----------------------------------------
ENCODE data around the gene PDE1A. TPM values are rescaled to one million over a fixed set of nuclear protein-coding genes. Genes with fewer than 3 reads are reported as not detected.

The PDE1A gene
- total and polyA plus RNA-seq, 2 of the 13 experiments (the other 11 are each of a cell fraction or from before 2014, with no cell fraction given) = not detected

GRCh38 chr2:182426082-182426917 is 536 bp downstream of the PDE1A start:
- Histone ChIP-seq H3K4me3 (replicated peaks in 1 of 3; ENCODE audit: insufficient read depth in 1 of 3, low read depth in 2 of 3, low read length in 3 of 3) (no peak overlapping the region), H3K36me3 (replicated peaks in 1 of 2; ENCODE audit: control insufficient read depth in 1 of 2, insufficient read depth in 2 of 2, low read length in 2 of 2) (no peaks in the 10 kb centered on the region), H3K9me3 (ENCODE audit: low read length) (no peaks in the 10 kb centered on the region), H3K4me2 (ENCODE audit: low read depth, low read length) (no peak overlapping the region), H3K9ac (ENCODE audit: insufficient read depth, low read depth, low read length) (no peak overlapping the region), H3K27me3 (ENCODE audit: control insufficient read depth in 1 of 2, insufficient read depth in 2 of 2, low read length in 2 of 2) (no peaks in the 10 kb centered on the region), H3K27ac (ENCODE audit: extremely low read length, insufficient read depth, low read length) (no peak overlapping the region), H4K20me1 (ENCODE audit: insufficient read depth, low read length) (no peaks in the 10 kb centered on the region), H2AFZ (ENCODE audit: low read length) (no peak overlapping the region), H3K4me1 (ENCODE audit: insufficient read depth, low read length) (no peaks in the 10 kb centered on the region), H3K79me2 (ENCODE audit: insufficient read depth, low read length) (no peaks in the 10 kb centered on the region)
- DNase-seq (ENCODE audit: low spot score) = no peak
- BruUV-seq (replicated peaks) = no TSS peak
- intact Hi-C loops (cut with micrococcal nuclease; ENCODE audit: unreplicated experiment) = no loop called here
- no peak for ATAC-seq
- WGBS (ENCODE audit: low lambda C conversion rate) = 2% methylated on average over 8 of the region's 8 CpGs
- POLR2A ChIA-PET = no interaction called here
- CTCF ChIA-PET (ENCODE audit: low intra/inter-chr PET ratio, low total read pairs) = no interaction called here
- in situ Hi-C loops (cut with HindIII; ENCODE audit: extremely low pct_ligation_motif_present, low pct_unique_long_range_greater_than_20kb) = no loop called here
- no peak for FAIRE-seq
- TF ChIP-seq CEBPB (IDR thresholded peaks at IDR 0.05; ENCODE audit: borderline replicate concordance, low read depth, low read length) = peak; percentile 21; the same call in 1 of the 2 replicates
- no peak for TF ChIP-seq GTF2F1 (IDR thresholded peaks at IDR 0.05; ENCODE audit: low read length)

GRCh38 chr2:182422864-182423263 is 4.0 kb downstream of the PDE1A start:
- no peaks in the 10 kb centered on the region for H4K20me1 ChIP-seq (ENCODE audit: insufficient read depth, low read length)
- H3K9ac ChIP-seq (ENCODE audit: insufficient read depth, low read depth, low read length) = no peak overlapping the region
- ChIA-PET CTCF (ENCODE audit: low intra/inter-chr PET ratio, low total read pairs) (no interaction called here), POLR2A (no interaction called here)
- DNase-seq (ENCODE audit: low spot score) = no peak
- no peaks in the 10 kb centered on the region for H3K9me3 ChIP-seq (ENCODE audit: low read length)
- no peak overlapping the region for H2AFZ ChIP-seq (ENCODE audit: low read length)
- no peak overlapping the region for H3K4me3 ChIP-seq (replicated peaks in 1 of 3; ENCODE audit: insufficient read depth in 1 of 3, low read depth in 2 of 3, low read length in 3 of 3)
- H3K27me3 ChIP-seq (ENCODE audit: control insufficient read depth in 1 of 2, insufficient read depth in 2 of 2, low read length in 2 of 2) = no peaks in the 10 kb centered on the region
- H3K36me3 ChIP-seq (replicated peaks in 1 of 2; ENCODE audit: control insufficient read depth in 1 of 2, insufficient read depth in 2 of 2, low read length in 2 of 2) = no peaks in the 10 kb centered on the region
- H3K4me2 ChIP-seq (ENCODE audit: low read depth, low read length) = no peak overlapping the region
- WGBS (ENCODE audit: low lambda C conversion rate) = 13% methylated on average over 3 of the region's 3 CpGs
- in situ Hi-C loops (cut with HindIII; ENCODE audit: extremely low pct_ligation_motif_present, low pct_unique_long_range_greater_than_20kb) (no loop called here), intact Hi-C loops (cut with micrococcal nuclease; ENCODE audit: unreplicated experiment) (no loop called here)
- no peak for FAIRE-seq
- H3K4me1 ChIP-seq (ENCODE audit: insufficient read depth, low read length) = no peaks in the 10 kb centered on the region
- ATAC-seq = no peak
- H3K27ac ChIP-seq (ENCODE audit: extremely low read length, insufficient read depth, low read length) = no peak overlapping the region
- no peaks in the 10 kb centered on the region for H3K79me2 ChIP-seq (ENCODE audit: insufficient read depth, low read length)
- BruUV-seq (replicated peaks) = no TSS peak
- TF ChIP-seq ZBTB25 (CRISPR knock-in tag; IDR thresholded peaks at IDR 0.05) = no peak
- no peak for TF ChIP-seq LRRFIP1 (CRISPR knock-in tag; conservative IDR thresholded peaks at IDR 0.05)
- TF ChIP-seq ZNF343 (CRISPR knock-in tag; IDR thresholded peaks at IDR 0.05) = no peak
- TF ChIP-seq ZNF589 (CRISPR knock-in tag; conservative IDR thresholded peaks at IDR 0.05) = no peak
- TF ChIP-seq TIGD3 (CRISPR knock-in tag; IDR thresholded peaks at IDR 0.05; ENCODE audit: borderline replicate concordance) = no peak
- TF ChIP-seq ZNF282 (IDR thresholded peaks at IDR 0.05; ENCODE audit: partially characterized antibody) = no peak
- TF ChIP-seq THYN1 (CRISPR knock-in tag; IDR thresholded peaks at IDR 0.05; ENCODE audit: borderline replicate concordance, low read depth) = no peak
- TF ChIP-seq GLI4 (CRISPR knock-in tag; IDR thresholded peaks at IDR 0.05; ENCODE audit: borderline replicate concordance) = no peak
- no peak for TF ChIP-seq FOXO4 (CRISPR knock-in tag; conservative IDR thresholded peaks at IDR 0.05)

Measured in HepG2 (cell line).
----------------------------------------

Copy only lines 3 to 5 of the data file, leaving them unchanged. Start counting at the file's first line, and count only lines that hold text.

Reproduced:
- total and polyA plus RNA-seq, 2 of the 13 experiments (the other 11 are each of a cell fraction or from before 2014, with no cell fraction given) = not detected

GRCh38 chr2:182426082-182426917 is 536 bp downstream of the PDE1A start:
- Histone ChIP-seq H3K4me3 (replicated peaks in 1 of 3; ENCODE audit: insufficient read depth in 1 of 3, low read depth in 2 of 3, low read length in 3 of 3) (no peak overlapping the region), H3K36me3 (replicated peaks in 1 of 2; ENCODE audit: control insufficient read depth in 1 of 2, insufficient read depth in 2 of 2, low read length in 2 of 2) (no peaks in the 10 kb centered on the region), H3K9me3 (ENCODE audit: low read length) (no peaks in the 10 kb centered on the region), H3K4me2 (ENCODE audit: low read depth, low read length) (no peak overlapping the region), H3K9ac (ENCODE audit: insufficient read depth, low read depth, low read length) (no peak overlapping the region), H3K27me3 (ENCODE audit: control insufficient read depth in 1 of 2, insufficient read depth in 2 of 2, low read length in 2 of 2) (no peaks in the 10 kb centered on the region), H3K27ac (ENCODE audit: extremely low read length, insufficient read depth, low read length) (no peak overlapping the region), H4K20me1 (ENCODE audit: insufficient read depth, low read length) (no peaks in the 10 kb centered on the region), H2AFZ (ENCODE audit: low read length) (no peak overlapping the region), H3K4me1 (ENCODE audit: insufficient read depth, low read length) (no peaks in the 10 kb centered on the region), H3K79me2 (ENCODE audit: insufficient read depth, low read length) (no peaks in the 10 kb centered on the region)